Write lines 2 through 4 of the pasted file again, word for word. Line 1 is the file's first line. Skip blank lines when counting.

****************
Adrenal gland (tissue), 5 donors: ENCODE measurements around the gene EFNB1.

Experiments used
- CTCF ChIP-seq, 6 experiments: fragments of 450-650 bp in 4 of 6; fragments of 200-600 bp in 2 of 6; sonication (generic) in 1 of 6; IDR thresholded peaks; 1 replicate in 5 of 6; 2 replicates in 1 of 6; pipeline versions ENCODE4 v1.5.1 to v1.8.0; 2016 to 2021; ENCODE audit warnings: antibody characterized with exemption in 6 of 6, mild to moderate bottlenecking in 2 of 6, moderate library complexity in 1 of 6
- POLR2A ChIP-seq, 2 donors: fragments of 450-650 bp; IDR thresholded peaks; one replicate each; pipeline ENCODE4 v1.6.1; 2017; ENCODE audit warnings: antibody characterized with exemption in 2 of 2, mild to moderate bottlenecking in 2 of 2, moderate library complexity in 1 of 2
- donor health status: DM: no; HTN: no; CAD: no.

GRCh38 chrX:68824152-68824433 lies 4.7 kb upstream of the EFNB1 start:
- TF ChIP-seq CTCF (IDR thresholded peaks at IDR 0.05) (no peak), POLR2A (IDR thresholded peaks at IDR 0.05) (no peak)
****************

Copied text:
Experiments used
- CTCF ChIP-seq, 6 experiments: fragments of 450-650 bp in 4 of 6; fragments of 200-600 bp in 2 of 6; sonication (generic) in 1 of 6; IDR thresholded peaks; 1 replicate in 5 of 6; 2 replicates in 1 of 6; pipeline versions ENCODE4 v1.5.1 to v1.8.0; 2016 to 2021; ENCODE audit warnings: antibody characterized with exemption in 6 of 6, mild to moderate bottlenecking in 2 of 6, moderate library complexity in 1 of 6
- POLR2A ChIP-seq, 2 donors: fragments of 450-650 bp; IDR thresholded peaks; one replicate each; pipeline ENCODE4 v1.6.1; 2017; ENCODE audit warnings: antibody characterized with exemption in 2 of 2, mild to moderate bottlenecking in 2 of 2, moderate library complexity in 1 of 2